To underline the point Graeme Pattingale, information manager with Penrith City Council on Sydney’s western fringe, uses a World War II analogy. “To beat Japan, the allies would either go island hopping to approach the enemy gradually, or close off Japanese support at the base. That was the strategy. All the rest is tactics. That’s the hard part.”

In many cases, strategy and tactics get easily confused and tend to be used interchangeably, but there is a difference. Strategy is about creating the drawing; tactics is about colouring in the spaces. Strategy is about creating the plan; tactics is about implementing it.

“Strategy covers the fundamental things that will get us from where we are today to where we want to be in three years’ time,” Roberts says. It used to be five years, he adds, but the horizon has narrowed.

How Strategic Is the CIO?

For many years, strategy was left to those who sat at the big table, which often did not include an IT representative. But as organisational awareness of the intrinsic role IT has to play has grown, IT departments and IT managers in industry and government have increasingly played important roles in strategy development, and not just in IT strategy.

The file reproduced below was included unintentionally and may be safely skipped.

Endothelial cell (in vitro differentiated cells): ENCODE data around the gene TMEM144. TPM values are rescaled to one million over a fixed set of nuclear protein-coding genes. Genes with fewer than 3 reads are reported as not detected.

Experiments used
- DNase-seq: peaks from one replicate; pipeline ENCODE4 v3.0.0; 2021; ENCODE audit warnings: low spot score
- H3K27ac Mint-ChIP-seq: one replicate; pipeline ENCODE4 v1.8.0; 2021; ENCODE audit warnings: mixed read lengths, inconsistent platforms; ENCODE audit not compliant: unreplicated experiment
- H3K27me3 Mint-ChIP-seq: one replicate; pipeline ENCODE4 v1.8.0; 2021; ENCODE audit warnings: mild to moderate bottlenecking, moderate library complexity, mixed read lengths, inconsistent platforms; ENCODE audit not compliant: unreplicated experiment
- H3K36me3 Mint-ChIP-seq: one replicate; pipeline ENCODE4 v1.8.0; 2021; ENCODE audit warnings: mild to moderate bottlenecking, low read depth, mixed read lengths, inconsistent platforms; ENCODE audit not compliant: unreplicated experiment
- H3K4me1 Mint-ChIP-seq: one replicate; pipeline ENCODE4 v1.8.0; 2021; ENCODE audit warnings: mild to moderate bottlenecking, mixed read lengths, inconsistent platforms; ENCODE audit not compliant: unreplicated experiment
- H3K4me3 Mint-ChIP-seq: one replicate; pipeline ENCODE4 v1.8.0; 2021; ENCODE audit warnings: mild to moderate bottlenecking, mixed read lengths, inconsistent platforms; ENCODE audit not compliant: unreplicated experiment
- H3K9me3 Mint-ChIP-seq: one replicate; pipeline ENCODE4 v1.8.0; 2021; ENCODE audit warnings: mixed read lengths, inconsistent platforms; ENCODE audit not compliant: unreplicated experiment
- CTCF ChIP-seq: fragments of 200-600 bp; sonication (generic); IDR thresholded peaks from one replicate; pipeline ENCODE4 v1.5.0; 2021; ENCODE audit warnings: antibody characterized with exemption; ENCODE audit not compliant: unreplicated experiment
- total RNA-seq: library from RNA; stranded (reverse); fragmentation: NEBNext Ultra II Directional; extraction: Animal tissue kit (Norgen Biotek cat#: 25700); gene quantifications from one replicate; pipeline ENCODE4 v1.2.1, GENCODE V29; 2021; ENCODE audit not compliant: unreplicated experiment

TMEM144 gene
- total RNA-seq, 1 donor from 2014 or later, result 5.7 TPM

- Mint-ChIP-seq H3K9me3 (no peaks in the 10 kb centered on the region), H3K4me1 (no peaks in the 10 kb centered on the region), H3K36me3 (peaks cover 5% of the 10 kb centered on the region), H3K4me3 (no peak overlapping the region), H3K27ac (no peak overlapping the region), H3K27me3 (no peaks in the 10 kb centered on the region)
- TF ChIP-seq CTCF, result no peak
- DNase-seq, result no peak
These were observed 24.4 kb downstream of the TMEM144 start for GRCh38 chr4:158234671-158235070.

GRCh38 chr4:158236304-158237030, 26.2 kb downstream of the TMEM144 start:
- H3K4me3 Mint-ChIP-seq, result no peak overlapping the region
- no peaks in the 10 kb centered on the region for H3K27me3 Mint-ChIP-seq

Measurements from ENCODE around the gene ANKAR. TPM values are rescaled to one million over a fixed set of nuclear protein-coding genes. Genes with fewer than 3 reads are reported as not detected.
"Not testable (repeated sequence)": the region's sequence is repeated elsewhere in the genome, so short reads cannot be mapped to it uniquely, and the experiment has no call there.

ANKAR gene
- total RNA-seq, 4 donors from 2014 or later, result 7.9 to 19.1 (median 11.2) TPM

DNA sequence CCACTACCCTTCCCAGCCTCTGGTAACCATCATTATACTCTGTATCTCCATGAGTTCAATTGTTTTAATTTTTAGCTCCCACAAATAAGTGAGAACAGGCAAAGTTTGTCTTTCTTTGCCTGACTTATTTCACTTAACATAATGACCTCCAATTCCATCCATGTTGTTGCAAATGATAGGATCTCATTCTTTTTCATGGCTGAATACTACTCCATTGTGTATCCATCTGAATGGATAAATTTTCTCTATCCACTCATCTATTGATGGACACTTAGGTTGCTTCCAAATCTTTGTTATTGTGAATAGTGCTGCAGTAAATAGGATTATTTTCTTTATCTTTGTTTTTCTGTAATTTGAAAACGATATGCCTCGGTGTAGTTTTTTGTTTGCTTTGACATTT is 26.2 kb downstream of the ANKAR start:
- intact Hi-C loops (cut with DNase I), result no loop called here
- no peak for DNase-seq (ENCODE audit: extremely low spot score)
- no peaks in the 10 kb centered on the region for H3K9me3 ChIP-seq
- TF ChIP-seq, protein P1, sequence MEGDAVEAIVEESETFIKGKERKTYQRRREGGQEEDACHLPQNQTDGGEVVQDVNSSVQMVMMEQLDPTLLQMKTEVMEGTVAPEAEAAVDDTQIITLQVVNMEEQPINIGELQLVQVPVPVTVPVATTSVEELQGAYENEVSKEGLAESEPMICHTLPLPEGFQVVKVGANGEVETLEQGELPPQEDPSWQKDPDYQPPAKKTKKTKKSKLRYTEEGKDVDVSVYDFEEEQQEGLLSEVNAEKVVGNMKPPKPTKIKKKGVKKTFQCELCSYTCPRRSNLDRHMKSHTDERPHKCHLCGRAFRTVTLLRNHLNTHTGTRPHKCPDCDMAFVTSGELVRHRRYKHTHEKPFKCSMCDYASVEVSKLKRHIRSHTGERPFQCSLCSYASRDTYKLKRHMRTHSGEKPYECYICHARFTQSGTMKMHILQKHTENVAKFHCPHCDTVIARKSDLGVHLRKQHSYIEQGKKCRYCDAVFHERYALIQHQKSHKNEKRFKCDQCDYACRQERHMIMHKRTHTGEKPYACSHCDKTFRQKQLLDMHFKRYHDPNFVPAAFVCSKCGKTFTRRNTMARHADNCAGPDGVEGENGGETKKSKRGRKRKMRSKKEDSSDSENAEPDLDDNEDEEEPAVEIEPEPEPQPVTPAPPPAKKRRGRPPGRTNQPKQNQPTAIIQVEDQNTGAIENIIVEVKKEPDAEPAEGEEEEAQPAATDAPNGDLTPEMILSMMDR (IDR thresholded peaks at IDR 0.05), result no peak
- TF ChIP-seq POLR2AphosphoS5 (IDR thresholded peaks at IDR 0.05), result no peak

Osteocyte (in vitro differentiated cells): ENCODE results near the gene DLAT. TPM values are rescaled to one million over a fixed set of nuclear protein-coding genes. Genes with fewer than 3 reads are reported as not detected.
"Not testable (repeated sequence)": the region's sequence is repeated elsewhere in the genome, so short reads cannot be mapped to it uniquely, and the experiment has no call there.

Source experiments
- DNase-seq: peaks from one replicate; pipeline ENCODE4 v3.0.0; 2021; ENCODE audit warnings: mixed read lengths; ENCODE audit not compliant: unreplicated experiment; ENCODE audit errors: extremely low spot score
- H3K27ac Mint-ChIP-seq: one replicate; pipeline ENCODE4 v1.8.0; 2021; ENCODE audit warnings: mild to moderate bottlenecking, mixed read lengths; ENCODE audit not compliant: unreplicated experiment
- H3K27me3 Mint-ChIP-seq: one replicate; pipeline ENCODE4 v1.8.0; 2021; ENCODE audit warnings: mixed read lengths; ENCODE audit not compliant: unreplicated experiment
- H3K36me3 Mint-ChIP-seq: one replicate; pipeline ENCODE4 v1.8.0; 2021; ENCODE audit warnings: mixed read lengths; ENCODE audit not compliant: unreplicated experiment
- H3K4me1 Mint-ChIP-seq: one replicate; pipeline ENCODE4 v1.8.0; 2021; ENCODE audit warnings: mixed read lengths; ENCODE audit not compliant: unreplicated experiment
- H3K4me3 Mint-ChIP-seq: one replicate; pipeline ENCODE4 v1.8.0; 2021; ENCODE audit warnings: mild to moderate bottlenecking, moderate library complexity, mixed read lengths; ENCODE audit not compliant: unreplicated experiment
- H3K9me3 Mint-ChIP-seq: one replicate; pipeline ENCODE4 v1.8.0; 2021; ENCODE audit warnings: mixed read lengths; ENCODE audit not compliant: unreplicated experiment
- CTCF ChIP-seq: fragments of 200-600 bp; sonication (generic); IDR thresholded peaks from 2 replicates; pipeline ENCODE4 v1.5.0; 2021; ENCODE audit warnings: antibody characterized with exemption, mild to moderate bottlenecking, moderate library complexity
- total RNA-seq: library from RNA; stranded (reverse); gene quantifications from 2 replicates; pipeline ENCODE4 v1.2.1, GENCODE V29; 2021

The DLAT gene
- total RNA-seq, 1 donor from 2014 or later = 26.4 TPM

Things are now at the point where a good indication of the strategic status of IT is where the CIO reports, Roberts says.

At the federal Department of Immigration and Multicultural and Indigenous Affairs (DIMIA), the CIO, Cheryl Hannah, is one of eight divisional heads who sit on the management board of the department, chaired by the departmental secretary (effectively the CEO). She reports both to the CEO and to one of two deputy secretaries, who in turn chairs an IT governance subcommittee.